The Oct. 29 roundtable is one mechanism being used to obtain feedback to inform the SEC’s Congressionally mandated study of the impact of mark-to-market accounting on financial institutions. As noted in SEC’s Spotlight page on Fair Value, the study, as set forth under Section 133 of the Emergency Economic Stabilization Act of 2008 (EESA), “shall consider at a minimum (1) the effects of such accounting standards on a financial institution's balance sheet; (2) the impacts of such accounting on bank failures in 2008; (3) the impact of such standards on the quality of financial information available to investors; (4) the process used by the Financial Accounting Standards Board in developing accounting standards; (5) the advisability and feasibility of modifications to such standards; and (6) alternative accounting standards to those provided in [FASB] Statement Number 157 [entitled, Fair Value Measurement].
Another feedback mechanism used by the SEC in connection with this study is the issuance of two separate requests for comment: the First Request for Comment, issued on October 8 was very general in nature and carried a November 13 comment deadline; the Second Request for Comment issued on October 20 invited comment on the four areas of focus slated for the Oct. 29 roundtable, and the comment deadline was October 28.
On the eve of the Oct. 29 roundtable, eighty-two comment letters have been posted so far. If you want to get a flavor for the two sides of the fence (note: very few are ‘on the fence’ although to some the jury is still out, and to others some modifications or tweaks may suffice rather than wholesale suspension or radical amendments of the fundamental tenets of existing accounting standards) here are a couple representative letters from each side of the fence:
Proponents of MTM/FV accounting as currently constructed: See, e.g. the Oct. 15 letter sent by the Four C’s to the SEC . We refer to the “Four C’s” as shorthand for the joint letter sent by the Center for Audit Quality, CFA Institute, Council of Institutional Investors, and Consumers Federation of America. The letter states: “We are writing to express grave concern regarding recent calls for the SEC to override guidance issued by the Financial Accounting Standards Board (FASB) and the Commission’s staff that would effectively suspend fair value or mark-to-market accounting. We believe such urgings are decidedly not in the public interest.”
They continue: “a move by the SEC to suspend fair value accounting would be a disservice to the capital markets, would be inconsistent with the views of investors, would harm the credibility and independence of the standards setting process, and would run counter to fundamental notice and comment principles. With third quarter financial statements now in process and year-end 2008 imminent, such a change could jeopardize already-fragile investor confidence.”
“No one disputes that these are trying economic times,” say the Four C’s. “However, the current crisis of liquidity, credit, and confidence was not caused by fair value accounting; rather, sound accounting principles helped expose the problem. Fair value accounting with robust disclosures provides more accurate, timely, and comparable information to investors than amounts that would be reported under other alternative accounting approaches.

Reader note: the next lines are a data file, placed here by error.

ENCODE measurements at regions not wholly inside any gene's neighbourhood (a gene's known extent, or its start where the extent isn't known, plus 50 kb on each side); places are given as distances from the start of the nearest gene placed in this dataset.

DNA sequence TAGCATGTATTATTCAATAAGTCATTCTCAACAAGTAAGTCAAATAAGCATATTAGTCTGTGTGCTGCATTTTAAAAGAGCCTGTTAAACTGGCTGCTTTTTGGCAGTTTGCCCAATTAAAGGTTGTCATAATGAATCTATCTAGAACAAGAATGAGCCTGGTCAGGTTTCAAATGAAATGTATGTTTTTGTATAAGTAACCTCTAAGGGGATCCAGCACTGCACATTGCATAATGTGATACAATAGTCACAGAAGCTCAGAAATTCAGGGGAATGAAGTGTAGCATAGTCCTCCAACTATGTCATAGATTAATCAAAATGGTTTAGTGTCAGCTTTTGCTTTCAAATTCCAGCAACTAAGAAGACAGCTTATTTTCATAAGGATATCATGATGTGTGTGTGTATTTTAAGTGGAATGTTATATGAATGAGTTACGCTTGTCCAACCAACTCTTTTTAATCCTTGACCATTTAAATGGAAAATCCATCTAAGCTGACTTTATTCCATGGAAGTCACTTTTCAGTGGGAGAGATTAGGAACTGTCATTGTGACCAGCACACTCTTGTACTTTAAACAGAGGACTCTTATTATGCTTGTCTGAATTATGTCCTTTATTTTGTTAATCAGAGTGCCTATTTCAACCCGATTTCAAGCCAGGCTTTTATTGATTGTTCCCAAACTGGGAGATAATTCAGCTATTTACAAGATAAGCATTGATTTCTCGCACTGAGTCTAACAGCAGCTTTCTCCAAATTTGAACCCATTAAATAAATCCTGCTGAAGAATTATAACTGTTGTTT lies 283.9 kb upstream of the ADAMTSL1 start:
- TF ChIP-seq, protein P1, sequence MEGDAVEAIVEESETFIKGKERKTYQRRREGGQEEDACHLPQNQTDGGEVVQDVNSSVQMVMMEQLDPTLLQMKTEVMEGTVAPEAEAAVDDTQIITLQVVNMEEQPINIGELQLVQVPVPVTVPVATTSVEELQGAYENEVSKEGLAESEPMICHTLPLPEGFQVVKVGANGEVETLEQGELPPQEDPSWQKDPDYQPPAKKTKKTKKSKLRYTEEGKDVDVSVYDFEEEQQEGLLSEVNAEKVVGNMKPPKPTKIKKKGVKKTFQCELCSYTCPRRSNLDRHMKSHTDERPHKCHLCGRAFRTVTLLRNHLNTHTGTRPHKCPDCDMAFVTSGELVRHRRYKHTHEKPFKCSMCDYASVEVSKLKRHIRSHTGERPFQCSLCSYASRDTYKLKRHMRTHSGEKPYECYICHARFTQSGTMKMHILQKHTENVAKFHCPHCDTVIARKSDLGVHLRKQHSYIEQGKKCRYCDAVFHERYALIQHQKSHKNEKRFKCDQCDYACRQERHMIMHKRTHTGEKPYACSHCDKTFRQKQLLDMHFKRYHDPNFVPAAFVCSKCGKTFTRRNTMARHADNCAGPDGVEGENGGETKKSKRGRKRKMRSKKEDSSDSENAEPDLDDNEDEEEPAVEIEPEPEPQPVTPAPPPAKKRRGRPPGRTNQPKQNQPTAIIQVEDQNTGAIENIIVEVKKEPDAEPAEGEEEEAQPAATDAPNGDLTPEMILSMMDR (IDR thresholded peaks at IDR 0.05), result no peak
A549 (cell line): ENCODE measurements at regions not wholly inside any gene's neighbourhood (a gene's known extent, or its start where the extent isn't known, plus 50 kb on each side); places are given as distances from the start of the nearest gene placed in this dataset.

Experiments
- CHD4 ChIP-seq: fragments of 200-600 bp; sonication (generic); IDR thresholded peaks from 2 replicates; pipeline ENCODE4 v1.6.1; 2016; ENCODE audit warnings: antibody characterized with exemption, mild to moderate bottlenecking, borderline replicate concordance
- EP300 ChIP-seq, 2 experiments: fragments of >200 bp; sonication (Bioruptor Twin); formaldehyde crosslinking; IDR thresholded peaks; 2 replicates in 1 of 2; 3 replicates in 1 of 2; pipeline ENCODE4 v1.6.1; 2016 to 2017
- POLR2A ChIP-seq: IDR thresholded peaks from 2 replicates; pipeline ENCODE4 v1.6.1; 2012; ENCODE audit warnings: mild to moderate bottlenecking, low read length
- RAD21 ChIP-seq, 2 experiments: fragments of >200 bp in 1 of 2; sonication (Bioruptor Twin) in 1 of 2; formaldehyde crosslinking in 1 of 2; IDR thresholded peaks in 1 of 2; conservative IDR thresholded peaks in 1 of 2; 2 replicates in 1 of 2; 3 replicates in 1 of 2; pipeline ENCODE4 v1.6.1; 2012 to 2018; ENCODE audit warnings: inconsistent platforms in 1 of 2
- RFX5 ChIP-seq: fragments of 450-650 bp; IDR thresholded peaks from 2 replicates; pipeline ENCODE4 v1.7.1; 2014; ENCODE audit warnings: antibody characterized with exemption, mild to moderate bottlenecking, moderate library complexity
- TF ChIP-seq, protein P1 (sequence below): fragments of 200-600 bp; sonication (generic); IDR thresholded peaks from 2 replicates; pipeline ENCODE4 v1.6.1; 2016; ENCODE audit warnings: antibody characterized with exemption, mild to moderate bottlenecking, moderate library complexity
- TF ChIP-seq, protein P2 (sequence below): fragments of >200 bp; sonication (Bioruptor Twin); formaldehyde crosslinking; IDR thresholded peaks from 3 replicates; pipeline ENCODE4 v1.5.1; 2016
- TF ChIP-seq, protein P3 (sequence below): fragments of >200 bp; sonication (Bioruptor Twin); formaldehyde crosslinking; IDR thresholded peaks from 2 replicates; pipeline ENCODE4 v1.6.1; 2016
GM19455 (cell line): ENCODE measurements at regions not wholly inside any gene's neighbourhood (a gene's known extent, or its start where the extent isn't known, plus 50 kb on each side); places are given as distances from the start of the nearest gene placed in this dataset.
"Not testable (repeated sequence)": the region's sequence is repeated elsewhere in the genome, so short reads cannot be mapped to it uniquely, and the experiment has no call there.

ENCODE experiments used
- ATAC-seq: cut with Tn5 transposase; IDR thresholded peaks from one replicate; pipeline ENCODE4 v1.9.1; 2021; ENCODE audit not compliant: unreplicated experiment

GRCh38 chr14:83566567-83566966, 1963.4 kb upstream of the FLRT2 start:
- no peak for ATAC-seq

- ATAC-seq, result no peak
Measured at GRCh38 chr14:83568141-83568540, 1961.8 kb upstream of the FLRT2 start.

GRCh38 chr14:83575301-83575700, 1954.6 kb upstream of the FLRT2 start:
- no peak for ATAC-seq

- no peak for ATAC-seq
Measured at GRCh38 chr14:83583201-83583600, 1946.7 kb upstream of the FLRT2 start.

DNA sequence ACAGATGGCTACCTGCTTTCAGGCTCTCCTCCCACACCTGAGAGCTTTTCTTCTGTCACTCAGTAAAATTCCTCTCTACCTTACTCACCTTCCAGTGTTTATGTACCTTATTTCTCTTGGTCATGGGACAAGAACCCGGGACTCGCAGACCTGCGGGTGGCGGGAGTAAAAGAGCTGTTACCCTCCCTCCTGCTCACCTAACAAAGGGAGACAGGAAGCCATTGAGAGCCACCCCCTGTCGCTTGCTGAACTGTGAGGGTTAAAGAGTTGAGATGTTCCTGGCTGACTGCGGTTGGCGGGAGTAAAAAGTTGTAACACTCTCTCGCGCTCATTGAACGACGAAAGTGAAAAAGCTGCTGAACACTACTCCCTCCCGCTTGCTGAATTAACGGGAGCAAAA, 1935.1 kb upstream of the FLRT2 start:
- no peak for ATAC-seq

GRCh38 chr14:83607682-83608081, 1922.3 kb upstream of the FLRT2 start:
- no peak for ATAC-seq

The Four C’s conclude: “Investors have a right to know the current value of an investment, even if the investment is falling short of past or future expectations. It, therefore, is imperative at this critical juncture that we not engage in activities that would further obscure reality from investors and do more to damage confidence in the marketplace. We urge the SEC to be clear in rejecting urgings that are contrary to this imperative. “
Opponents of MTM/FV accounting as currently constructed: See, e.g. the written statement of Former FDIC Chairman William M. Isaac , scheduled to testify at the SEC’s Oct. 29 roundtable, in which Isaac notes that when he was at the FDIC, after studying for over a year whether to push for mark-to-market accounting, “We finally rejected the notion for three principal reasons: (1) mark-to-market accounting could be implemented on only a portion of the asset side of the balance sheet … to attempt to do so would produce very misleading results. (2) mark-to-market accounting would make it very difficult for banks to perform their fundamental function in our economy, which is to take relatively short-term money from depositors and convert it into relatively long-term loans for businesses and consumers. Banks necessarily have some mismatch in the maturities of their assets and liabilities – it is up to bank management, regulators, and investors to make sure the mismatch is not excessive. Accounting rules made to influence behavior are no substitute for good judgment and can interfere with appropriate business conduct. (3) mark-to-market accounting would be pro-cyclical (which is never a good thing in bank regulation) and would make it very difficult for regulators to manage future banking crises.”